Narada agreed and continued on his way. A little later, he came upon a young neophyte who was having some difficulty holding his concentration and when he saw Narada also asked for the favor of how long he must meditate before finding enlightenment.

Once again, Narada agreed and went on his way.

Much time passed and Narada was again on the road when he came upon the aged swami.


The swami asked if Narada has spoken to Krishna and asked his question.

Narada responded, “My Lord Krishna says that in 4 lifetimes you will reach Realization and return home to Him, never to return.”

This answer infuriated the swami who thought it grossly unfair that after his many lifetimes of devotion and meditation that he would still have to bear 4 more lives.

Narada continued on his way and after a while came upon the neophyte monk who also asked if Narada had finished his previous journey and what Krishna’s response was to his inquiry.

Narada looked up into the tree over the young monk and said, “My Lord Krishna says that a lifetime for every leaf in this tree it will take for you to reach enlightenment.”

The young monk looked into the tree and said, “Well at least it is a finite number and there are not that many leaves in this tree.” At this point the young monk started to return to his meditations when The Lord Krishna appeared with his eagle, Garuda, and asks the young monk to join Him in heaven.

The young monk, surprised at such a glorious offer, asks “how could this be? I thought I had many lives to go first.”

Krishna is pleased at the question and tells him, “To sit in meditation and ponder upon Me would take you many lifetimes to reach enlightenment, but in your heart of hearts, you were so surrendered to My will that you were willing to submit, and for this, you may return home now.”

This ancient story reminds us that of our own will and efforts, we will eventually learn the simple fact that it is through surrender that we find our goals put before us, we cannot make them on “our” schedule and when we try, we make the wait even longer by the delaying that which is already waiting to come to us.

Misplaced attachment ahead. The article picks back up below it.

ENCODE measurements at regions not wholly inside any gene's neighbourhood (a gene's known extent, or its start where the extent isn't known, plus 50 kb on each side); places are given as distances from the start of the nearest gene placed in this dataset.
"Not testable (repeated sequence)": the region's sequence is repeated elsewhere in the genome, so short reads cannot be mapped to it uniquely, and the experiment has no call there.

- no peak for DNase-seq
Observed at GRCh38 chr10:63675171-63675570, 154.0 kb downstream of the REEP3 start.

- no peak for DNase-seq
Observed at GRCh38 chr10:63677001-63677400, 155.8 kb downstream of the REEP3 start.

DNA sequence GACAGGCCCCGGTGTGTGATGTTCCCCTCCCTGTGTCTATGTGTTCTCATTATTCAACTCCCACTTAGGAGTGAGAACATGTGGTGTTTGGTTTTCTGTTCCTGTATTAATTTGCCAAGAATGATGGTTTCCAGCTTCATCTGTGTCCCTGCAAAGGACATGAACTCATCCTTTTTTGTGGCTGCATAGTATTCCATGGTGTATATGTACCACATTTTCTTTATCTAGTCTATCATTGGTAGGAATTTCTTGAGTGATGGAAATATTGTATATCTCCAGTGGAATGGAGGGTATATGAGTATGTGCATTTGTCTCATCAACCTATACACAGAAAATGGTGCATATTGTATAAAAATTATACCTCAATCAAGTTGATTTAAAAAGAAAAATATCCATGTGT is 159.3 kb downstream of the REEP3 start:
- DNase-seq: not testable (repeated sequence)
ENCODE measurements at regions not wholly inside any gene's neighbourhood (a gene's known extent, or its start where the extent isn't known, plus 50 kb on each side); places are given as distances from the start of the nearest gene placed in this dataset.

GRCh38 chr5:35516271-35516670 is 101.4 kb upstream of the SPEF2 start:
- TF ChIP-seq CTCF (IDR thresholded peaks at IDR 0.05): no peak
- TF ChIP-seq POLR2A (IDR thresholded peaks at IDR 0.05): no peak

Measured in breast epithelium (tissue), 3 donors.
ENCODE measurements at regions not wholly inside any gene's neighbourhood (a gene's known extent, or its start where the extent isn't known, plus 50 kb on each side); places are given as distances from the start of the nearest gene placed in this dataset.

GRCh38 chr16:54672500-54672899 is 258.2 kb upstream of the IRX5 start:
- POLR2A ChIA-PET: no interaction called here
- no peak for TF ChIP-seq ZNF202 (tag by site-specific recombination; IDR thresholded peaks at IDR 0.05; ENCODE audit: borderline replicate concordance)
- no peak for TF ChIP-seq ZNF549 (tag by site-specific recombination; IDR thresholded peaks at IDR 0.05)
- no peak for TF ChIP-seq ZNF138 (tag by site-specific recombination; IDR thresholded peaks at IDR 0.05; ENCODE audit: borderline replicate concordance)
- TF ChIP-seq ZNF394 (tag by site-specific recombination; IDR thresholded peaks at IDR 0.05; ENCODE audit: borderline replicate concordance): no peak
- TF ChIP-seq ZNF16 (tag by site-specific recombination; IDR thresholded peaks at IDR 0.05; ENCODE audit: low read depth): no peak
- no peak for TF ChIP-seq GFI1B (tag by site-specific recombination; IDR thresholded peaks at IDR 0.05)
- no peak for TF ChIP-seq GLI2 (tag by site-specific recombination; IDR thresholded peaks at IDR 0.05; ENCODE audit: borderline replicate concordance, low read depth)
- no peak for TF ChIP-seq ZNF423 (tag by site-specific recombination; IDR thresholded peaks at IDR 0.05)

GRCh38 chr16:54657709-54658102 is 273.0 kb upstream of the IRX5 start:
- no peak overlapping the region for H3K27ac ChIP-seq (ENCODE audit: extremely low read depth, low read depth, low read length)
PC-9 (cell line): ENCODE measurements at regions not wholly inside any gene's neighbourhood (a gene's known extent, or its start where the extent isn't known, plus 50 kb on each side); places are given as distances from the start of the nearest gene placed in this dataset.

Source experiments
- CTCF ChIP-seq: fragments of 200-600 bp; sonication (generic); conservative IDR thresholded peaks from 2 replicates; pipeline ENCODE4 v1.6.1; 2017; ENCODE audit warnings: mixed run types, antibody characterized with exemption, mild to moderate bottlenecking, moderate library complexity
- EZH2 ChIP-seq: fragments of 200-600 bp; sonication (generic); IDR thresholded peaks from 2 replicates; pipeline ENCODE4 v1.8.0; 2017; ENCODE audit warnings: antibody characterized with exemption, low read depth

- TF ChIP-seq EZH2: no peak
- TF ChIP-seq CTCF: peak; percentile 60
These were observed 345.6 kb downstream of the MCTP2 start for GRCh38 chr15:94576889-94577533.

Traveling Life Alone, it ain’t for Sissies
Like most people, I have the wish for someone to share my life with as a partner and friend. A spouse, life-partner or at least a significant other.

In those times when we forget that we are never truly alone, it is so easy to become lost in the appearance that there is no one to share it all with. When we become aware that we are never truly alone, unless you believe that God is not omni-present, it becomes obvious that “aloneness” is only an illusion of our forgetfulness.

When I get lonely, all I have to do is remember that since I am a small spark of God, I can never truly be alone unless I want to project the illusion. Remember this simple fact and know that aloneness will never be a problem again if you are willing to see the truth.

Written by R. A. Burgener

After finishing the 850 mile trek of self-rediscovery on California's El Camino Real from San Diego to Sonoma, California, Robert continued, via Greyhound, to Portland, Oregon, where he is becoming familiar with the concepts of weather and seasons after 30 years in Los Angeles.

Leave a Comment

Your email address will not be published. Required fields are marked *

You may use these HTML tags and attributes: <a href="" title=""> <abbr title=""> <acronym title=""> <b> <blockquote cite=""> <cite> <code> <del datetime=""> <em> <i> <q cite=""> <strike> <strong>